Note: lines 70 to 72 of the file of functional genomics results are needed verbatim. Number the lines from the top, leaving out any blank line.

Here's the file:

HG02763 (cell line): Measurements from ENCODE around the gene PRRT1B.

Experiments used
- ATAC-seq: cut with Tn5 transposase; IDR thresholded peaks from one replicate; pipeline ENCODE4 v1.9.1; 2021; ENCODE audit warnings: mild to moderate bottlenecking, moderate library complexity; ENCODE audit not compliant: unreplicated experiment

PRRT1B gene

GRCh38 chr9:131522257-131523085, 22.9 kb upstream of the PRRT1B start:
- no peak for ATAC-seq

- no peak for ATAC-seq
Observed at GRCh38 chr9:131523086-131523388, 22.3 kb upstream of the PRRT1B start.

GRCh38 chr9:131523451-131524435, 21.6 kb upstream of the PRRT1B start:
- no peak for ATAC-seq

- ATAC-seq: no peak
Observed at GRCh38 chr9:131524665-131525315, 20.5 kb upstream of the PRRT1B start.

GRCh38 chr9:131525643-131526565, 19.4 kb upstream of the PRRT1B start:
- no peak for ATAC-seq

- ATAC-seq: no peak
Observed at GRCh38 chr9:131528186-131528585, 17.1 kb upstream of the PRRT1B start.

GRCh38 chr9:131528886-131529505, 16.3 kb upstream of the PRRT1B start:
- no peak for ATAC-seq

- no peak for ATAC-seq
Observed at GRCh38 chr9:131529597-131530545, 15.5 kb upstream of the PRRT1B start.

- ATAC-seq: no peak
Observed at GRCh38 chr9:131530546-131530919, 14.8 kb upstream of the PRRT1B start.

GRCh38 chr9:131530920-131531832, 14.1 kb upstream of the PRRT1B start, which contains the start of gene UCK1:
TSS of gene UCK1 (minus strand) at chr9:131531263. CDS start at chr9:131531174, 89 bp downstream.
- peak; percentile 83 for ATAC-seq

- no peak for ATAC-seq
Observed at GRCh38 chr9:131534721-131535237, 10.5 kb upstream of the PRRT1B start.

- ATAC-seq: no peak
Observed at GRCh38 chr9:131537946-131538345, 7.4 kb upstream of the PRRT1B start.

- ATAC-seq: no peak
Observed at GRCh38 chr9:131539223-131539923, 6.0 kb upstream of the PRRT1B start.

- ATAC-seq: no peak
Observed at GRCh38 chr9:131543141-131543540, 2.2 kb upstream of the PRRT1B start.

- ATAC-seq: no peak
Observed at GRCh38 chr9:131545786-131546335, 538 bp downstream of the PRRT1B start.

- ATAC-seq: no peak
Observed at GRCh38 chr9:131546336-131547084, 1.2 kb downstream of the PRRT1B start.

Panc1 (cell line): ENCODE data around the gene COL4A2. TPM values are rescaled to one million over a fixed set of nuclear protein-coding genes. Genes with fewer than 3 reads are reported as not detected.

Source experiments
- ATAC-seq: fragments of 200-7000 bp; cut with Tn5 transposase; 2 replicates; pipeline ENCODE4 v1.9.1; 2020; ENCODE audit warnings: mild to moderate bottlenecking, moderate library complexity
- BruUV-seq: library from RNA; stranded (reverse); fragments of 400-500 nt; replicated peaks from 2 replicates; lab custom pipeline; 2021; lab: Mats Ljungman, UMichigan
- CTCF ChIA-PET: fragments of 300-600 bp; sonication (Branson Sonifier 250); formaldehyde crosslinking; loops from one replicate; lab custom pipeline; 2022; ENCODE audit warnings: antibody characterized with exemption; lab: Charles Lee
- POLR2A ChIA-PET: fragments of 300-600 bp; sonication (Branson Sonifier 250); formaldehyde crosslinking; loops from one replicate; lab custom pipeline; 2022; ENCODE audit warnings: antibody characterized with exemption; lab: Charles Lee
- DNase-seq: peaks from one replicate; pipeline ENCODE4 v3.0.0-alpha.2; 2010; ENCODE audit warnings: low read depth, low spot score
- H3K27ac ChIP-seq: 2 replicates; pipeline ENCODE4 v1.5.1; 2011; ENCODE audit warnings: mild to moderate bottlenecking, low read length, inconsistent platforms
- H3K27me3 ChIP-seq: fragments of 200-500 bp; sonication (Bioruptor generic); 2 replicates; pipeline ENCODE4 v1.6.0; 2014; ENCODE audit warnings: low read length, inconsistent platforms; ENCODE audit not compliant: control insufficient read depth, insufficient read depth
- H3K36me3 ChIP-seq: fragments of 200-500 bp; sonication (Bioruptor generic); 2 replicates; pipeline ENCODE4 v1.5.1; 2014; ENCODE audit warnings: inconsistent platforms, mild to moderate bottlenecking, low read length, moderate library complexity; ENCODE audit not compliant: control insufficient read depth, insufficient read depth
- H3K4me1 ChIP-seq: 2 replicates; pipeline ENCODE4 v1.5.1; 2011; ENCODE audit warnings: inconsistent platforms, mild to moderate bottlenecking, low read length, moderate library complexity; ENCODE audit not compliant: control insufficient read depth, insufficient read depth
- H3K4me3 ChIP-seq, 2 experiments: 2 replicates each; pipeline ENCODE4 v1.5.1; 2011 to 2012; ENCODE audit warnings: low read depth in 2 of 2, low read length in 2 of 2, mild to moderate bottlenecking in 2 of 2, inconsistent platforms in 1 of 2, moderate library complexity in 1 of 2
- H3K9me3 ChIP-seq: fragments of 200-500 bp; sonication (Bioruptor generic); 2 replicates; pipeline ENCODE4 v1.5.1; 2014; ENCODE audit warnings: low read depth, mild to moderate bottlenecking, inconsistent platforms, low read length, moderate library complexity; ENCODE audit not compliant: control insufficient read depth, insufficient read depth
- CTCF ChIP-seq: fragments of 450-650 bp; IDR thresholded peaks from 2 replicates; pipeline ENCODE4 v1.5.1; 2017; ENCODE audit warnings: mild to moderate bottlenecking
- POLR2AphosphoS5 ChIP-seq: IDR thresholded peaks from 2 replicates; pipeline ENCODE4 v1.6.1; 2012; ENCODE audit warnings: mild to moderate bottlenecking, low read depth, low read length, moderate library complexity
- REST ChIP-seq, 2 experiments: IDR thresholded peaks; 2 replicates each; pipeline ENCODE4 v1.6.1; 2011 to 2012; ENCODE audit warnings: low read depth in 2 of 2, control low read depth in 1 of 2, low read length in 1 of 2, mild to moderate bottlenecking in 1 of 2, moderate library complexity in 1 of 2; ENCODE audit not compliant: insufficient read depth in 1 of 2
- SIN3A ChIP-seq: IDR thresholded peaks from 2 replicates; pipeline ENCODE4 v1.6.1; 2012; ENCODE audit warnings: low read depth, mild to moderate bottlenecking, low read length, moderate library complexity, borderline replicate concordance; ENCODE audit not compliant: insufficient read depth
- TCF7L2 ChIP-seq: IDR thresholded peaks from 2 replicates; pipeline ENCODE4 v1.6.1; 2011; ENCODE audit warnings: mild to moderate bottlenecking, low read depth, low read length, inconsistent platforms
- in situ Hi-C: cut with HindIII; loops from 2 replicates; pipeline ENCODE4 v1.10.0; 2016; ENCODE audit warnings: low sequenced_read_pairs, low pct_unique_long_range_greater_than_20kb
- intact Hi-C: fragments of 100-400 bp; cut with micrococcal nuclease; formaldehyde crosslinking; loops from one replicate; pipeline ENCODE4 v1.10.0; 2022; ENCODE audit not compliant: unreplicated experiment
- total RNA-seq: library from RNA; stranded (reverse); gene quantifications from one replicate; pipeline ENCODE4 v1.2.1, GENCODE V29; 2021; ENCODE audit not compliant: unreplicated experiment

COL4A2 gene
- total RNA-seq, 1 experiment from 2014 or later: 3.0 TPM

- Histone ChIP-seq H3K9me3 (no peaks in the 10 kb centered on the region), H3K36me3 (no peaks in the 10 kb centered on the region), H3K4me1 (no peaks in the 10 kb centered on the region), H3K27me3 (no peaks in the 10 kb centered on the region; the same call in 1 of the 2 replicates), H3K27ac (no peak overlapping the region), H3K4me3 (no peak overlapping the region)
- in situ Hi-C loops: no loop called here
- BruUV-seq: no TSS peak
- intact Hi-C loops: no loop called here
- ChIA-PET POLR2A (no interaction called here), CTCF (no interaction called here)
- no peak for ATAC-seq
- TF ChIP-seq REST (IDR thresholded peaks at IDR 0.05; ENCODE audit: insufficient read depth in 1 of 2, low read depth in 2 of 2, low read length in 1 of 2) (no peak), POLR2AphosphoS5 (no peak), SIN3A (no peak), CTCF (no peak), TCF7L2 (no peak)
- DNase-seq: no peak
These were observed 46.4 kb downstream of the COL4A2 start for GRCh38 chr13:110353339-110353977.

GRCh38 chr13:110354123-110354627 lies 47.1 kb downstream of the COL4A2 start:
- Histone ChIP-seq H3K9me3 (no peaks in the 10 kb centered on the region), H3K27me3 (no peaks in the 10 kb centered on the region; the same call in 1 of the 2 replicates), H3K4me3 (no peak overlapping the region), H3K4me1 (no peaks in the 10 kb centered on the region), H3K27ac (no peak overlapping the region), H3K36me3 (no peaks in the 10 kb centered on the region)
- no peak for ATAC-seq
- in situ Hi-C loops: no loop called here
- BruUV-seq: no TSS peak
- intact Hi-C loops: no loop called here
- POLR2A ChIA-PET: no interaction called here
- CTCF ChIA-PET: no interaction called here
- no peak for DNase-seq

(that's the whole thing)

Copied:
GRCh38 chr13:110354123-110354627 lies 47.1 kb downstream of the COL4A2 start:
- Histone ChIP-seq H3K9me3 (no peaks in the 10 kb centered on the region), H3K27me3 (no peaks in the 10 kb centered on the region; the same call in 1 of the 2 replicates), H3K4me3 (no peak overlapping the region), H3K4me1 (no peaks in the 10 kb centered on the region), H3K27ac (no peak overlapping the region), H3K36me3 (no peaks in the 10 kb centered on the region)
- no peak for ATAC-seq